A makeup artist would have to blot and powder performers frequently in these situations because it would not be long at all before at least half of them began to 'bloom' under this level of light, meaning, they would begin to become shiny with a combination of oil and perspiration. Hey, the glamour of showbiz! Well, that's just it. The glamour of showbiz is a construct, a combination of the real charisma of the top performers, fighting through the reality of uncomfortable clothing (even a plain business suit and tie, worn on a warm set), lighting, and the absolute need for a quiet set while filming. That meant turning off the "air" (the A/C)---ALWAYS!---while cameras were turning.

8:41 AM  
Blogger John McElwee said...

Craig Reardon's Part Four and Conclusion ...

There are old stages at Paramount, WB, and Universal...or, there certainly were when I first started out...where you could still see the enormous hatchways that were originally constructed in the walls of the stages where the old-fashioned 'swamp coolers' could insert their huge ducts. These were wagons with water reservoirs and blowers which would 'inhale' exterior air, run it over the water or water-cooled radiators, and blow it into the enormous sound stages, before the air was refrigerated by modern air conditioning systems. In fact, if you walk around any major lot, usually the newest additions to any given soundstage are the A/C equipment, either on a roof or outside the perimeter of the stages. They've been fairly standard over the 35 years of my own working career, but you got the definite feeling they were relatively new and modern. And I think that when A/C was first introduced, it was prohibitively expensive to outfit something as ginormous as a soundstage--although this is just speculation on my part. Since it was eventually done, it was probably more a matter of simply assessing the "new" technology and factoring it into studio expense and upgrading.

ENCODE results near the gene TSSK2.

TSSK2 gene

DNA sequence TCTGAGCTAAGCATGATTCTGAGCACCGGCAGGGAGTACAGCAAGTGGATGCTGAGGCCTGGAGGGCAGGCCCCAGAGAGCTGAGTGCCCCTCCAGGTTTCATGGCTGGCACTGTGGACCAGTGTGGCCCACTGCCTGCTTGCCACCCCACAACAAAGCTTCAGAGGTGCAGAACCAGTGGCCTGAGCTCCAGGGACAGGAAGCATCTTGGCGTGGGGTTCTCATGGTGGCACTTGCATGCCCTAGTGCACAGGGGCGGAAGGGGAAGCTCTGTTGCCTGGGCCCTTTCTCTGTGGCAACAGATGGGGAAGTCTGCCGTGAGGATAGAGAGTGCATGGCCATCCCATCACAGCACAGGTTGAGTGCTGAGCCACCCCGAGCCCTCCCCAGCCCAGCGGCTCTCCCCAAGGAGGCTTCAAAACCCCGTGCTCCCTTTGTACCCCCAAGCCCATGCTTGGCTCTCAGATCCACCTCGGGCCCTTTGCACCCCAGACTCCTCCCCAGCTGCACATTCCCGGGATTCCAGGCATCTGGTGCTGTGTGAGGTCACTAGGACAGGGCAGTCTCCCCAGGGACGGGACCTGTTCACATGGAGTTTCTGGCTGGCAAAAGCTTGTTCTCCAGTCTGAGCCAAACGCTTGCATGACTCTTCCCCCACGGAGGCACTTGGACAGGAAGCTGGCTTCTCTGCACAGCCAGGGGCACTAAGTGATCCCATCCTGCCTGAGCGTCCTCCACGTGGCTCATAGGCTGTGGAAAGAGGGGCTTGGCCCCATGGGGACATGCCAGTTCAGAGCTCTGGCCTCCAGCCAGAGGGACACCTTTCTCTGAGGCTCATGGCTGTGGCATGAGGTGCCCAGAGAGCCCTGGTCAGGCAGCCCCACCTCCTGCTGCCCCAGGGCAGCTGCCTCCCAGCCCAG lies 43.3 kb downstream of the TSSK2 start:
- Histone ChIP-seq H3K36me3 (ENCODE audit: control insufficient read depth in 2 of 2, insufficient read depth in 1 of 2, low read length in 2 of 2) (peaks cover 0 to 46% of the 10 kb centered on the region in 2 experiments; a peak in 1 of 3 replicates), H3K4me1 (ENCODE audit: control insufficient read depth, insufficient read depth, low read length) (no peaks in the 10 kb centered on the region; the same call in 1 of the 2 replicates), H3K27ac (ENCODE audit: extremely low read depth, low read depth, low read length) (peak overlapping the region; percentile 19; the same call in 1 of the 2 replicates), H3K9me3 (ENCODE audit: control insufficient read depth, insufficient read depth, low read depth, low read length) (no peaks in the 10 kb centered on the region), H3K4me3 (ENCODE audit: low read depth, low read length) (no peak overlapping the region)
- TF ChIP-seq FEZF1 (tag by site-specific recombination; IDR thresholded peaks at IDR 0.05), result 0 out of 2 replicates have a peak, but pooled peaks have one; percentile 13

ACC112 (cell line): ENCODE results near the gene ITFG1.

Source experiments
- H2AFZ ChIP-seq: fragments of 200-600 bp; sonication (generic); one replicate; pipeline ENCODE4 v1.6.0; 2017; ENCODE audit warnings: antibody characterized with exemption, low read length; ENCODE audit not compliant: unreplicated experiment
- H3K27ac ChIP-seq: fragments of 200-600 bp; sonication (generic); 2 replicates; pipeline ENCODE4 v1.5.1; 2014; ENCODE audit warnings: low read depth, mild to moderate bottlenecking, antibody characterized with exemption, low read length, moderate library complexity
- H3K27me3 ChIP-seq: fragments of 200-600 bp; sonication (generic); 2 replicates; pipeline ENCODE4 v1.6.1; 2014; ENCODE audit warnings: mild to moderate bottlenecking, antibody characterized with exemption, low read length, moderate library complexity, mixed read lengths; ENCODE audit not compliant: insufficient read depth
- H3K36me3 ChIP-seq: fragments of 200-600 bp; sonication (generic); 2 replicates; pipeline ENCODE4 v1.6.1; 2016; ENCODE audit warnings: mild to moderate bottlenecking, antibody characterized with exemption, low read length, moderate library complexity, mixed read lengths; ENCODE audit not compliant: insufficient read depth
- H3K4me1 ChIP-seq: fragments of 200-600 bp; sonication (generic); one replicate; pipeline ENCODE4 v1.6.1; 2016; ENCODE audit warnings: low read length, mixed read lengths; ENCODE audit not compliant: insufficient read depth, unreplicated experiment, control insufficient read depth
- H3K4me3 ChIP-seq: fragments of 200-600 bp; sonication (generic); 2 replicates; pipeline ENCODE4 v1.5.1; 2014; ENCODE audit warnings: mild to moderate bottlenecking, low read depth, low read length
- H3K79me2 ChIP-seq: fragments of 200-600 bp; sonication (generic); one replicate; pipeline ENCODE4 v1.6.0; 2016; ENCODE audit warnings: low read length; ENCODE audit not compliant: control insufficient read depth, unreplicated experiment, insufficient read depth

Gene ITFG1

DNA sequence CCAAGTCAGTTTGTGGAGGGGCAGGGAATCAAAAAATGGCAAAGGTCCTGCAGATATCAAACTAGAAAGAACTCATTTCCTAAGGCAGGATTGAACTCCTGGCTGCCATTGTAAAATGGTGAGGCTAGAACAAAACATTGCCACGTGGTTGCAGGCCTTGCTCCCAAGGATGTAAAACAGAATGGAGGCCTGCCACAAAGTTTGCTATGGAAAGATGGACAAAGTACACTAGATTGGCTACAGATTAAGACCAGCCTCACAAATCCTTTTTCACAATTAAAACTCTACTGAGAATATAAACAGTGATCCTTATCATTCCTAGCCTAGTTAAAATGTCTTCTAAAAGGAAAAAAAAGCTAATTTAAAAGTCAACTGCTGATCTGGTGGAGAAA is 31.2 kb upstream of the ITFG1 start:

I'd also wanted to add that although the heat levels on the set at MGM were probably way up there, as on any movie lot, the wonderful thing about MGM vs. studios in the San Fernando Valley (i.e., Universal City or WB or Republic), or in Hollywood (Paramount, Columbia, RKO), was that in Culver City there is almost always the most wonderful and refreshing breeze flooding the entire lot from the nearby Pacific Ocean. It's something I forget until I work there again -- today, of course, it's called Sony Studios -- and it distinguishes it from all the other places. So, at least performers at MGM could go out and be revived by that wonderful, fresh breeze.

Anyway...a very real and interesting sidelight of moviemaking that you touch upon here, and like any real thing vs. the wonderful 'unreality' of the finished products, fun to remember and consider. I mean, it makes you more appreciative of what the earlier filmmakers had to deal with, and how successful they were -- on so many levels -- of keeping elements of mundane reality at bay, as it were, in the final films.

I also enjoyed the quote from the director about "the bitches"! I don't want to create the impression that all stars, female stars in particular, were or are bitches. But, let's just say it happens. I'm sure it always has.


8:42 AM  
Blogger iarla said...

john, i admire your eclectic selections, your wide ranging appreciation of movie history and your obvious love for your subjects! "powder" is a tiny treasure for collectors of faded, forgotten nostalgia pieces, and even though iv'e at least one hundred vintage stills from this epic in my attic, somewhere, you've managed to find a few iv'e never seen before! i'd love if you could let us know the box office take for this one in part two - i know it did well, but i'l love to see figures! have you noticed how it pre-empted "private benjamin" by forty years? child goldie might have worshipped lana in a darkend fleapit in 1945. teen marilyn obviously did! i'd also like to see you tackle "forever amber" someday, iv'e just finished reading Gary A. Smiths book on that one.

6:06 PM  
Anonymous Anonymous said...

Dear Mr. Reardon:
I want to thank you, if not personally, then electronically for your insighful contributions to GREENBRIAR PICTURE SHOWS. Your comments make me feel that I, too, am suffering along with Bert Lahr on an MGM soundstage, some seventy years ago.

7:37 PM  
Blogger Tbone Mankini said...

Jeez. ...Agnes Moorhead June Lockhart AND Natalie Schaefer. ...Tina Louise in the last post. ...shows how long ago 60s TV was. ....

4:43 PM